Shared from the 12/26/2018 The Florida Times-Union eEdition

St. Johns golf course plan advances

Commission must still decide whether to authorize staff to negotiate with McGarvey Residential

The process for choosing one possible option for the future of the St. Johns Golf Club continued to inch forward this week.

A committee formed to review the requests for proposal (RFP) solicited by the county met Thursday and identified a finalist for a potential project that would include a renovation of the public golf course. McGarvey Residential Communities was chosen as the finalist over Heritage Development Group.

Both companies are local with successful residential projects in the county already.

At the request of the County Commission, county staff sought RFPs from developers interested in buying approximately 80 acres of excess land around the course. The developer would be required to rebuild the 30-year-old course in exchange for the right to put homes on the property.

The Golf Club was 27 holes, but nine holes were closed down in 2011 to save on maintenance costs as the amount of play on the course declined. That is how the excess land was created.

McGarvey proposed two business plans. One includes setting aside space to serve as the permanent home of First Tee of North Florida. It also adds two new county parks, including four pickle ball courts, a tot lot playground, community garden, and multi-purpose field for the neighborhood. Further, the developer proposes to contribute half of the cost to install a traffic light at State Road 207.

The second McGarvey business plan would include 160 homes to fit with the Residential B zoning that limits density to two homes per acre. The developer would complete the renovation of the golf course with partner, MacCurrach Golf, clean up and paint the exterior of the existing clubhouse/cart barn, add approximately 1,400 square feet of new space for offices/meeting room for First Tee and the general public, and would create two new parks to include a multi-purpose field and a playground.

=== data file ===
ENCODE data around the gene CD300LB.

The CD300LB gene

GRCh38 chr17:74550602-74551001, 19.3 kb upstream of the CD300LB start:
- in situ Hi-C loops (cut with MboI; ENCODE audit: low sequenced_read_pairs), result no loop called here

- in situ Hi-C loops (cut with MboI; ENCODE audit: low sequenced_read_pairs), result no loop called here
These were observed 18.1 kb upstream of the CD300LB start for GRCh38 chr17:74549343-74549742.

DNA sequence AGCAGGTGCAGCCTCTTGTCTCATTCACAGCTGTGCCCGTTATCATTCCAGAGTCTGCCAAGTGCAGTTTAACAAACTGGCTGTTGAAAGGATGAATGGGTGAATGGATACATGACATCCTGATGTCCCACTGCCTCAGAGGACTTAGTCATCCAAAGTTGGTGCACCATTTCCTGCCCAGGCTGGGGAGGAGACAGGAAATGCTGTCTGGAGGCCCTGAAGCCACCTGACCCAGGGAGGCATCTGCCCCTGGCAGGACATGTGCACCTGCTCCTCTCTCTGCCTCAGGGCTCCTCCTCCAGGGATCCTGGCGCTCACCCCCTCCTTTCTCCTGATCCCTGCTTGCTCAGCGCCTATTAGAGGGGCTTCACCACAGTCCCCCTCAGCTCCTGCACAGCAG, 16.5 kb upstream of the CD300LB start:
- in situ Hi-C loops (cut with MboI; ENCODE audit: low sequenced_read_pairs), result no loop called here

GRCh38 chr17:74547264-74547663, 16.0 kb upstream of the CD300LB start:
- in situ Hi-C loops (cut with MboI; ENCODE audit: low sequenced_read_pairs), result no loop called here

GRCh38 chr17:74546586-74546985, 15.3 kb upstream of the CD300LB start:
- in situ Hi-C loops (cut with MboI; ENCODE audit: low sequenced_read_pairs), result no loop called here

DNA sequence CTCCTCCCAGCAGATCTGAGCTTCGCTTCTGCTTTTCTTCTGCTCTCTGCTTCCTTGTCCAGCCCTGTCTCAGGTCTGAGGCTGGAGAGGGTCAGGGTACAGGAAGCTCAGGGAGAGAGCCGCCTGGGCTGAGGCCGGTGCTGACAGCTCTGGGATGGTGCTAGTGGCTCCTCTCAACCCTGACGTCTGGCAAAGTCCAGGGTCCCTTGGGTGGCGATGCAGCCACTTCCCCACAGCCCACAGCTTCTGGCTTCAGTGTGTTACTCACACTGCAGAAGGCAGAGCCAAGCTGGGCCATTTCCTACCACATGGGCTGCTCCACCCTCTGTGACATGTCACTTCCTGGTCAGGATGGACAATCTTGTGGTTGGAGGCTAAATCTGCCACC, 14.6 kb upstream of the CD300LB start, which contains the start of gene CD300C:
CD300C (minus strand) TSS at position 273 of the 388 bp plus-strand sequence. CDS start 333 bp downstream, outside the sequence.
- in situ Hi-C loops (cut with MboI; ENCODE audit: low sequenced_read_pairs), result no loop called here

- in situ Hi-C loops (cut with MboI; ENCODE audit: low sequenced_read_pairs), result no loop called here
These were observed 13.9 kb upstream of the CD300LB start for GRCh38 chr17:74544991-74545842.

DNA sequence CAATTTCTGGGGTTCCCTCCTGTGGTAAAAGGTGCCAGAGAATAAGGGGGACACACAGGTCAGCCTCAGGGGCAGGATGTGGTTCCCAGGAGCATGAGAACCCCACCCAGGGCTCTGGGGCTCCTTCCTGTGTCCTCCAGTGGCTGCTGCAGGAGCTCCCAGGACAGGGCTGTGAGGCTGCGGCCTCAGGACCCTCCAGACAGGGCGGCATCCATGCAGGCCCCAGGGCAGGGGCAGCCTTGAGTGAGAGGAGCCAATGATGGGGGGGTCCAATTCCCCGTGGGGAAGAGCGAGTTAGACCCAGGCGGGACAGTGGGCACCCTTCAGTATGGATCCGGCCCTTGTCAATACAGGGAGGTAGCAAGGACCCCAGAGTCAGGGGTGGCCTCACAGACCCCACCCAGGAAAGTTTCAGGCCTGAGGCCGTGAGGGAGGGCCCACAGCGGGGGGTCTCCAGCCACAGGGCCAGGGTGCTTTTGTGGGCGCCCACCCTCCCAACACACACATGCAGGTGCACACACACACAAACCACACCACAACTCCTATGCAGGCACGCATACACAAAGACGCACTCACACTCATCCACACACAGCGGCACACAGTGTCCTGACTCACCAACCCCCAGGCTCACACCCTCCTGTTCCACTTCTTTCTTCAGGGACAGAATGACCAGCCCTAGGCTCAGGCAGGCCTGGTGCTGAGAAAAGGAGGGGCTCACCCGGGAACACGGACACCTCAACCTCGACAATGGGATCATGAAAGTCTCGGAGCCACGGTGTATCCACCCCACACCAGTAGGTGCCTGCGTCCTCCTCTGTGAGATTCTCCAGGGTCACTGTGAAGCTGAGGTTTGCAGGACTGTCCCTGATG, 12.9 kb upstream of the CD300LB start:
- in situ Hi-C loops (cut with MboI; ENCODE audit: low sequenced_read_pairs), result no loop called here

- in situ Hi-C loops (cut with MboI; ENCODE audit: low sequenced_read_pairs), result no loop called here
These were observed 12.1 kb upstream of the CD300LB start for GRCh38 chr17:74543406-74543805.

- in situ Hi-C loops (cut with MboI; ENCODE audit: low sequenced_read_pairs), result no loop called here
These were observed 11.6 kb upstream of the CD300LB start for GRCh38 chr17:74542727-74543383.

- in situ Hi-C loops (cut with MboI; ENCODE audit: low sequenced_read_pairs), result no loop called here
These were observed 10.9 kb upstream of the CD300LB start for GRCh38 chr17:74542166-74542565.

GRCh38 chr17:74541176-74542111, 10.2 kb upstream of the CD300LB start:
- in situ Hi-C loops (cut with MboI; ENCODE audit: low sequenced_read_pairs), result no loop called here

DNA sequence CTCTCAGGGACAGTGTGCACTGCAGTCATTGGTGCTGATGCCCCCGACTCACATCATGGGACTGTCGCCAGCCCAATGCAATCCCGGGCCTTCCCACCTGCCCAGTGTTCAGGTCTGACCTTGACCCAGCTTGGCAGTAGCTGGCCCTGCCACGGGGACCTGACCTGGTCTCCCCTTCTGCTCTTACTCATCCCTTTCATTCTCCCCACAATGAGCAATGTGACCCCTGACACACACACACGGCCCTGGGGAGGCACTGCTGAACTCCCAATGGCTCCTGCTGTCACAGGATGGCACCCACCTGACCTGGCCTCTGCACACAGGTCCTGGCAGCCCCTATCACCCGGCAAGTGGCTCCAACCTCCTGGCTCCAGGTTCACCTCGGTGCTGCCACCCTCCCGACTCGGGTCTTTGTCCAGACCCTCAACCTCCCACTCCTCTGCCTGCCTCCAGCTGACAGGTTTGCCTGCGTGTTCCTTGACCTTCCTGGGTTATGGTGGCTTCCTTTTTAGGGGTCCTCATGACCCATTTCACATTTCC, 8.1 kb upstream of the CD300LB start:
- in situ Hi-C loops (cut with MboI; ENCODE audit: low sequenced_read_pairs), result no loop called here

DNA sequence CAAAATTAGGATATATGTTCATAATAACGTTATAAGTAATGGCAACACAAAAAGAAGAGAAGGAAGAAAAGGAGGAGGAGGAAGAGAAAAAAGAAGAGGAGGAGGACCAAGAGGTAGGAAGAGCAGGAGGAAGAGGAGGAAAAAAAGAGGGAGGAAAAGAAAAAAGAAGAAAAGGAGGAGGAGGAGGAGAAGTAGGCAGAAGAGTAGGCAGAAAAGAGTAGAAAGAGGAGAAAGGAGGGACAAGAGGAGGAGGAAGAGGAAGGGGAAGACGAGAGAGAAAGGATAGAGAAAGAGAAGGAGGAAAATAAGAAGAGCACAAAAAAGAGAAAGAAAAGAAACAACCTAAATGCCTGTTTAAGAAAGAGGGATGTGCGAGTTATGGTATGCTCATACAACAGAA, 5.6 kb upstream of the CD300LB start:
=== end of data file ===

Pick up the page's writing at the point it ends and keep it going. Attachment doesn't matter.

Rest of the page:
The Heritage plan would be to use 66 acres for residential development, building 192 single-family homes. There would also be a 4,000-linear-foot recreational path along with about 2.5 acres of park adjacent to the community’s conservation land.

With a finalist selected, the plan will go to the County Commission, which could hear the item as soon as the Jan. 15 meeting. The agenda for that meeting has not yet been finalized.

Billy Zeits, the interim director of parks and recreation for the county, and county communications director Michael Ryan met with Cypress Lakes residents Monday to update them on the status of the golf course changes. At that meeting, they didn’t even have the information about who had submitted RFPs.

Now, there is a lot more information. Zeits said he was encouraged by what was presented by the two qualifying RFPs.

“Both understood the intent of the RFP, and the intent of the RFP was to look at what resources the county has, which is that excess land, and see if that could allow for the complete renovation of the St. Johns Golf (Club),” he said.

From here, Zeits and the rest of the county staff must wait until they receive direction from the Commission.

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An aerial photograph shows homes built around the St. Johns Golf Club, south of St. Augustine, on Friday. [CONTRIBUTED]

The Commission will evaluate the proposal and decide whether to authorize the staff to enter negations with the finalist. The commissioners could also ask for more information from the developer. Right now, neither party is bound to any action on the proposal, but the county can’t begin any kind of negotiations without the consent of the Commission first.

Also, the Commission has no obligation to approve the McGarvey proposal. It can still decide to fund renovation, leave the course as it is or even to sell it to a private company.

Ryan said in talking to residents, it was important to them that the golf course remain, regardless of ownership or management.

“If there was one universal item that everybody agreed on (Monday) that was it,” he said. “There were a lot of opinions on how to do it and how to fund it and how to keep it alive. The majority of the people in the room that we spoke with understood the value of the golf course, understands how it contributes to the value of their homes and what it contributes to the community.

“Everybody was overwhelmingly supportive of the golf course itself.”

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